In May 2019, the last year the official ride was held before pandemic cancellations, the event saw more than 100 cyclists on the seven-mile loop from the GVR East Center to remember the life of Walden Grove High School freshman Mason Taylor.
“It’s just kind of an event to remember cyclists who have been killed or injured on roads and highways and we hope that other vehicle users will notice us,” Hill said.
“I believe in that mission, and that’s why I continue organizing it and riding in it each year,” he said.
Organizers are expecting another large turnout for this year’s ride, not only because Dillemuth was well known and loved in the local cycling community, but also because Tucson will not be hosting a ride this year.
“My understanding is they have not found someone to organize it, they’re not going to do it this year, so we’re hoping to have many cyclists from the Tucson area come down, as well,” Hill said.
While the Ride of Silence helps raise awareness about cyclist visibility, local advocates note it’s just one of many tools they’re using to create safer roadways for all.
Karen Rainford, president of the GVR Cycling Club, said one of their goals is to make basic “rules of the road” more accessible to the general public, especially new cyclists.
When it comes to the bike racing community, Rainford said riders are given technical guides ahead of each race to let them know what they can and can’t do while riding, as well as how to keep themselves safe.
Rainford hopes to make that information more accessible to everyone who shares public roadways – including e-bikers, golf cart drivers and pedestrians – and that they’ll learn to take it just as seriously.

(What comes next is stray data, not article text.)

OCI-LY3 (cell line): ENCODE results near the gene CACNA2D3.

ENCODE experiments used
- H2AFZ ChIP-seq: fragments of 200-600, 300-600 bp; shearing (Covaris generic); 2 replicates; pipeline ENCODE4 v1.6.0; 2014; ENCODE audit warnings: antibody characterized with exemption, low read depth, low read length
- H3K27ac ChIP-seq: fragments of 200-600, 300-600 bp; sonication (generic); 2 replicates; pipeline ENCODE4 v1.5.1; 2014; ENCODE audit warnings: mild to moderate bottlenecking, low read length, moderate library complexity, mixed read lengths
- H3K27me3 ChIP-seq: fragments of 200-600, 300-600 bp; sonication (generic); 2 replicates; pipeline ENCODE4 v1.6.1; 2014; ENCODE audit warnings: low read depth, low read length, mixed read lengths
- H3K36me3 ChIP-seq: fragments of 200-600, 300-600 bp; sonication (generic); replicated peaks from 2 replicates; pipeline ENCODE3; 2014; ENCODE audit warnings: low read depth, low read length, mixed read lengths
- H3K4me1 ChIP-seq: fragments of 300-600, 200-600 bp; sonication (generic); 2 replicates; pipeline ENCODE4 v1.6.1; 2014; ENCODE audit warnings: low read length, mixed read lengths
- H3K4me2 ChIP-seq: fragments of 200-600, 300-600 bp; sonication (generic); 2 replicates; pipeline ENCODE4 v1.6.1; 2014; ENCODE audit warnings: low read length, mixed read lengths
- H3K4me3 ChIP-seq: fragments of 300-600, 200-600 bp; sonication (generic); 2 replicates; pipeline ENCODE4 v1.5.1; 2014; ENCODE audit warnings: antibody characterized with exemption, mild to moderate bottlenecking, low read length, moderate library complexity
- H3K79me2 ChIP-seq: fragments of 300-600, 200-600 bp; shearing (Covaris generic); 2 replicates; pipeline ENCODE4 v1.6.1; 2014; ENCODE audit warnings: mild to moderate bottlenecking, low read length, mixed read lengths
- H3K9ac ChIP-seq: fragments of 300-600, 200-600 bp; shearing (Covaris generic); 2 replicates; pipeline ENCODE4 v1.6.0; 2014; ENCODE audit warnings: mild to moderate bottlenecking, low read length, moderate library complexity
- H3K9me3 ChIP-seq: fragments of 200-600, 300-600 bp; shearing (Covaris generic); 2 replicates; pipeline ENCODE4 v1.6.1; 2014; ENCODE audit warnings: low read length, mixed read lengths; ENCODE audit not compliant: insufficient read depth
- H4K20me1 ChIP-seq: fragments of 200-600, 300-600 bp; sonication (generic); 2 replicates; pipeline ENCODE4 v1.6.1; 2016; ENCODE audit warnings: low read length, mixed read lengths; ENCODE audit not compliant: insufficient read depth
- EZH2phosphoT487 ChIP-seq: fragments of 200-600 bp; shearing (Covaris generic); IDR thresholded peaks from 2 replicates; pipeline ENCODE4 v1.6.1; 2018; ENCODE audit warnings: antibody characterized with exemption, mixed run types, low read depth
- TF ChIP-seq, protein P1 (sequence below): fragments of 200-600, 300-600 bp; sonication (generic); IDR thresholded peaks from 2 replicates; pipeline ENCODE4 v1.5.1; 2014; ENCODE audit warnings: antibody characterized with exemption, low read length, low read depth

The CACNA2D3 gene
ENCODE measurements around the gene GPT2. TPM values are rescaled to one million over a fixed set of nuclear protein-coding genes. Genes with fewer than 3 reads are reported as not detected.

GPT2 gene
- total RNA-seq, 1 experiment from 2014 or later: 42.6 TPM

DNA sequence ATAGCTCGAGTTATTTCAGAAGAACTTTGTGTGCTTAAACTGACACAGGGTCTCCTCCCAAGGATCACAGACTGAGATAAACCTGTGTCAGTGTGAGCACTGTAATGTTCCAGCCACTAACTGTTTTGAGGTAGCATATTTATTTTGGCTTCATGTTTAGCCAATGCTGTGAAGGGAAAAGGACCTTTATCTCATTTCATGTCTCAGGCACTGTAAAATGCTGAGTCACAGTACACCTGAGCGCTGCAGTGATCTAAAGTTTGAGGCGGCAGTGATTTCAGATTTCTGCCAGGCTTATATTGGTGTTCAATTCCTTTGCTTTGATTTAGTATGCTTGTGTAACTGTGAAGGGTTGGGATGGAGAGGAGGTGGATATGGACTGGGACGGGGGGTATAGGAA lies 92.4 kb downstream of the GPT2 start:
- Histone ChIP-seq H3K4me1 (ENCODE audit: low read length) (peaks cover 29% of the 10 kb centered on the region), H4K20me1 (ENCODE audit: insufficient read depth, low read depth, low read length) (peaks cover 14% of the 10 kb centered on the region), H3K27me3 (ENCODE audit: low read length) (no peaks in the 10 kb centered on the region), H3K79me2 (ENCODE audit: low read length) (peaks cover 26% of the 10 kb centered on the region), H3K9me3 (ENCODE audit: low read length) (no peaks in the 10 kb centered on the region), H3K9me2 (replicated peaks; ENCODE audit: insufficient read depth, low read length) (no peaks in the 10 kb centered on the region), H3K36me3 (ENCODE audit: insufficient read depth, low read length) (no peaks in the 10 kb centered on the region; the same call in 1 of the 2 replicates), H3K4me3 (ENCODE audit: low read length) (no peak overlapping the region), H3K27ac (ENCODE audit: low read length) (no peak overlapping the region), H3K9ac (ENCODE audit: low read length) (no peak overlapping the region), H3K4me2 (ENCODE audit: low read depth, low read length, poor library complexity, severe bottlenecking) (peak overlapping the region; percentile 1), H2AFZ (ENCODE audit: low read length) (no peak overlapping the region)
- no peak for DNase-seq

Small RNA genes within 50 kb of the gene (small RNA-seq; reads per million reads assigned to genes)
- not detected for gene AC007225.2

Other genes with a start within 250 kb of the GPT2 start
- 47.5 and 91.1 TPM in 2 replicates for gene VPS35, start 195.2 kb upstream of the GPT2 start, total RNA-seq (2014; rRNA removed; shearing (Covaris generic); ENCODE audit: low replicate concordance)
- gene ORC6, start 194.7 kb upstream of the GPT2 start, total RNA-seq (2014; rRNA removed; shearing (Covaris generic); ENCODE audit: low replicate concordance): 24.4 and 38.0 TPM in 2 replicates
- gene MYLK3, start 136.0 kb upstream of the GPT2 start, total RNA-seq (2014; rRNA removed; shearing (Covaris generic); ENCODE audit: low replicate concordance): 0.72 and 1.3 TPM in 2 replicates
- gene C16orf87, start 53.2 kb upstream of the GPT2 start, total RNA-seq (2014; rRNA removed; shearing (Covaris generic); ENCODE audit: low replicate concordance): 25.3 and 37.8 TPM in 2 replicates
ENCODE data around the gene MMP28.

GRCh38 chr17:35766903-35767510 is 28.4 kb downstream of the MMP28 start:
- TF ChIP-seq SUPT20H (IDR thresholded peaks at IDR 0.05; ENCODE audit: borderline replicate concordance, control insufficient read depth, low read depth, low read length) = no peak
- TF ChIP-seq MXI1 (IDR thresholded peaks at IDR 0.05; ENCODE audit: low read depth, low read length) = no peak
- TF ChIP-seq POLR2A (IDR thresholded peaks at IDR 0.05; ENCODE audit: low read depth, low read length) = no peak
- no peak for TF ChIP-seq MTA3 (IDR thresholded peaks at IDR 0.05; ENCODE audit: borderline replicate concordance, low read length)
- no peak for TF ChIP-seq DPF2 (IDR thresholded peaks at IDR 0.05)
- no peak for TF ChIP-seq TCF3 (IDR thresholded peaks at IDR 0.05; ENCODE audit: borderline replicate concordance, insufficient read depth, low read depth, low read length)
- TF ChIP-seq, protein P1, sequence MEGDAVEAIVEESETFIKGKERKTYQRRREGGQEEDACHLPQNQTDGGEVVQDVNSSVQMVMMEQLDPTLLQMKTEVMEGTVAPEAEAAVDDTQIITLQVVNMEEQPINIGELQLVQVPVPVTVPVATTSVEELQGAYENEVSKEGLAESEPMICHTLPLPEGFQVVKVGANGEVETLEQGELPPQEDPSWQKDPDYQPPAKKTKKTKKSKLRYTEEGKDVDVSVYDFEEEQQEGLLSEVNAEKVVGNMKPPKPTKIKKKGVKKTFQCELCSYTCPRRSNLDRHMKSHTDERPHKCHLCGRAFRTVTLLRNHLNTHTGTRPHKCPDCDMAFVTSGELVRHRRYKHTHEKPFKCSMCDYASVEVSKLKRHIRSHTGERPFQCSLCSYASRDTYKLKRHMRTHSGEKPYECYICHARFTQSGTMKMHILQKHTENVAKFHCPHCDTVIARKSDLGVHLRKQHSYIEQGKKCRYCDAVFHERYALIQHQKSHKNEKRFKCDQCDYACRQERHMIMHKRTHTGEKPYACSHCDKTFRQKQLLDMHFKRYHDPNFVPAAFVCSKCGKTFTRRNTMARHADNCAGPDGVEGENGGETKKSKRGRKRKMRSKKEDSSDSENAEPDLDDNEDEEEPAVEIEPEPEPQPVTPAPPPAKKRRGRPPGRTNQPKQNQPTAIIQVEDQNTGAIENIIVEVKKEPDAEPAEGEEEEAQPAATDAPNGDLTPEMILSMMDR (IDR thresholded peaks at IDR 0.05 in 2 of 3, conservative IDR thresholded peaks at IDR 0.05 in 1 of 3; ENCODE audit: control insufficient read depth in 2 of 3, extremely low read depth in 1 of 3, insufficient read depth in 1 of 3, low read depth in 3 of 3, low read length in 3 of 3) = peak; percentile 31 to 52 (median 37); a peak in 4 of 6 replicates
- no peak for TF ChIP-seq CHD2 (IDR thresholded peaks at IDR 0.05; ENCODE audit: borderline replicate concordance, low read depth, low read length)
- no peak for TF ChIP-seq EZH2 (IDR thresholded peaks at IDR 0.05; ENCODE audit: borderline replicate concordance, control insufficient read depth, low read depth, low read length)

“There have just been so many vehicle-bicycle collisions that are just so sad, and as bikers, we’ve all had many close calls. As a club, we’re just trying to figure out how we can promote safety for everybody who’s using roads,” Rainford said.
Others point to the need for drivers to take more responsibility for their own actions behind the wheel.
According to ADOT’s 2020 Motor Vehicle Crash Facts, driver behaviors like speeding, impairment, aggressive driving and distracted driving were the leading factors in more than 90% of crashes and are primary contributors to the rising number of traffic fatalities in the state.
Local advocacy organizations, like LOOK! Save a Life and See Me AZ, are working to cut down on dangerous driving behaviors by raising awareness of motorist laws, like the statewide ban on texting and driving on all Arizona roadways that went into effect in 2021.
But to Amy Dillemuth, even awareness campaigns can only go so far. Road safety can come down to the individual – whether behind the wheel of a car or on the seat of a bike – being considerate, assessing their own risks, and ultimately, living their own lives.
“I was never as comfortable or as confident (cycling) on the road – driver’s aren’t always considerate and they aren’t always looking out for cyclists,” she said.
“But for Fred, he really was just such a naturally athletic guy, and the bike was kind of just an extension of him. He handled it well, he was aware of what was around him. Of course, there’s always an awareness it’s a dangerous activity…but you also can’t live your life under a rock, and he certainly wasn’t the type of person to live like that.”